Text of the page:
By Tom Reilly
In the 1979 movie 10, the Dudley Moore character falls hopelessly under the spell of the Bo Derek character. His struggle is the quest for this beauty. In the end, he discovers the reality that no one is a 10 and wishes to return to his prior life.
Years ago, while rifling through the seminar evaluations from a good three days with a group, I was getting drunk on the number of 10’s (on a 10-point scale) that I received from the group. They were confirming my observations that this was a good week. Until, I got to the evaluation from the most engaged participant in the group and the strongest advocate of Value-Added Selling. I expected a 12 on this 10-point scale. He gave me a 9 and a sobering lesson. He commented on the evaluation, “No one gets a 10.” I was humbled and rightly so.
No one is a 10. If you think you are a 10, you are really an 8. One point deducted for lack of insight and another to make room for growth. Thinking you are a 10 is either arrogance or complacency. The former says, “I am good enough as is—take it or leave it.” The latter says, “I’m okay where I am and don’t want to push myself to get better.” Both premises are false.
If you accept the thesis that no one is a 10, look for areas in your life where you can improve. For example, your company’s customer experience cannot be a 10 because it means it cannot get better. Don’t get drunk on your own good press. Ask instead, “Where can we improve?” Customers mislead us in customer satisfaction surveys when they give us the highest rating. It feeds our arrogance and starves our motivation to improve.
Where can you get better in your job: selling skills, product knowledge, relationship skills, attitude, organizational skills, customer knowledge, technology, or internal selling skills? You are not a 10. I am not a 10. We can all get better at what we do. Join us in May for a two-day Value-Added Selling learning experience. We can help you gain some traction on your quest to grow.
By Tom Reilly
“He’s a three-percenter.”
“What’s that,” I asked the sales manager.
“Every year, he invests three percent of his time and income in personal development. That’s what it takes to be the top salesperson in a salesforce of 500 salespeople.”
Are you a three-percenter? How much time and money do you invest in the brand over which you have the most control? I’m talking about Brand You. What are you waiting for?
In 2014, U.S. companies invested 2.8% of their top lines in product research and development. They invested .42% in training and development. People represent the single unique dimension of value, but companies invest 6-7 times more money developing products versus people.
Let’s face it. Your company is not going to invest three percent of its top line on you and your peers. This means you must take charge. Brand You is your responsibility. You might as well own it.
You must read, study, and train five hours every week. This is three percent of your time or one hour for each day of the workweek. If you don’t have time for this, study time management. Invest $3,000 every year of your $100,000 income in your professional development. If you’re not making that kind of money, are you investing in yourself to reach that level? This is your responsibility. Most companies will not invest that much time and money in your brand. Own it.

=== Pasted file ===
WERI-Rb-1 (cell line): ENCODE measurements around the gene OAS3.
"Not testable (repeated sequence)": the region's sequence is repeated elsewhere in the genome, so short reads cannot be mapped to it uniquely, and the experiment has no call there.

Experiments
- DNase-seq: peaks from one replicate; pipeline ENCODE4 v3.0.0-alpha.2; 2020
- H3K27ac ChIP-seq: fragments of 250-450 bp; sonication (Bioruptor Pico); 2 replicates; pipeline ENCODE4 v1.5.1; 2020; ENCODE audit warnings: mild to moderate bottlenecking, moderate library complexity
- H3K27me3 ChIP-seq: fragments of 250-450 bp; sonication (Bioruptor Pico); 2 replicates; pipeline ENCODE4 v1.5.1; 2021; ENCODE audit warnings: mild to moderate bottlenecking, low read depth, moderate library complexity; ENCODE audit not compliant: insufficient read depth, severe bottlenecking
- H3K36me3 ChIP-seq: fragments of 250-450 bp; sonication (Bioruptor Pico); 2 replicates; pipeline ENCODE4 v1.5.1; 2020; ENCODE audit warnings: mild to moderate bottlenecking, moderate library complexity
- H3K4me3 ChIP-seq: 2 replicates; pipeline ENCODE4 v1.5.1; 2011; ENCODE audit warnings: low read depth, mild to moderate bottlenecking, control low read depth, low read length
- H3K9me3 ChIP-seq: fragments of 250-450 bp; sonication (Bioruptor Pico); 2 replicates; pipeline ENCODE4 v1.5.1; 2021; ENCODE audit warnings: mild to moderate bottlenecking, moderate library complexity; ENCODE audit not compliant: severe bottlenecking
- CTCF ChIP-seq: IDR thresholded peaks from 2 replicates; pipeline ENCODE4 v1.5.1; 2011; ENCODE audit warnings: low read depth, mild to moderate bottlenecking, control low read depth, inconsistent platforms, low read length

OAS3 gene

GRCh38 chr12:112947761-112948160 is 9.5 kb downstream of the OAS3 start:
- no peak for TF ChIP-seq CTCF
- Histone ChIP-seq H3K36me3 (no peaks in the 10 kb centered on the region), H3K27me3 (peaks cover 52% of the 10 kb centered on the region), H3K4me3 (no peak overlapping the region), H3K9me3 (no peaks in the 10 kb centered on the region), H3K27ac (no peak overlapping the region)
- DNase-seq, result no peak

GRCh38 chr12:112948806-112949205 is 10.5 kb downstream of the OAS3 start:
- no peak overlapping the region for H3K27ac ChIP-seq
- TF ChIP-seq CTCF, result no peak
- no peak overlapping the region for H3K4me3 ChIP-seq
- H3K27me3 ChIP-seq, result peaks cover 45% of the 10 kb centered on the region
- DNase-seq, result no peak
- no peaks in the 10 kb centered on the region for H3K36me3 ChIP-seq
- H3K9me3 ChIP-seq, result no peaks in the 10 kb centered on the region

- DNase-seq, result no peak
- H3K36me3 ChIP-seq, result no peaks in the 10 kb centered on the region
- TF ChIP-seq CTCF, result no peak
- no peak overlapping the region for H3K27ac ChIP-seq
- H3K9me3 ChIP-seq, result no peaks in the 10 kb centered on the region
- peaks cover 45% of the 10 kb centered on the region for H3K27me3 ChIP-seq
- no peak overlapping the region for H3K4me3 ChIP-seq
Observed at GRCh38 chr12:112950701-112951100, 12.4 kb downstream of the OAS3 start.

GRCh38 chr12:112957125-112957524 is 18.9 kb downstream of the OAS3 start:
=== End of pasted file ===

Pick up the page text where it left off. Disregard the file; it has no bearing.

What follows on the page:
There are few guarantees in this world. I cannot guarantee you will be number-one in a salesforce of 500 people if you make this investment. However, I can guarantee you will not be number-one if you fail to invest in Brand You.
By Tom Reilly, author of The Humility Paradox
Strong, stable businesses have embraced humility as a cultural virtue. Humility is the most powerful paradox in business. What masquerades as meekness is really strength. The perceived weakness of this foundational virtue is the source of its power. That’s why it is a paradox. Humility is a necessary requirement for much of what makes your business strong. For your business to be strong you need synergy, innovation, serving attitude, and empathy.
There is strength in numbers. This strength is synergy. Synergy happens only when pieces come together. In business, this means that teams and team members must work together. This collective strength is synergy. Synergy cannot happen when teams or team members battle each other. It is impossible to be a good team member when someone is more focused on creating a job for oneself than value for the team. Teamwork demands that members subordinate their egos for the greater good of the team. Humility makes this possible. This makes humility the necessary requisite of synergy.
Growth and development are born in the realization that something or someone can improve. Nothing can improve without admitting that there is room to improve. This realization and acknowledgement begins with humility. Humility recognizes limitations, weaknesses, and imperfections. This makes humility the necessary requisite of growth.
Serving others requires a selflessness that comes only from humility. Serving is an act of subjugation, which is humility. It is a statement that one places a premium on satisfying the needs of others. Setting aside one’s personal interests in the service of others is an act of humility. This makes humility the necessary requisite of serving.
Seeing another’s point of view requires that people suspend judgement in an attempt to understand others. There is great power in this understanding. Sellers who practice this act of humility are customer-focused. To see another’s point of view requires a selflessness that comes from humility. This makes humility the necessary requisite of understanding others.
Humility is a solid foundation upon which to build your go-to-market strategy.
Visit AMAZON.com to read more about The Humility Paradox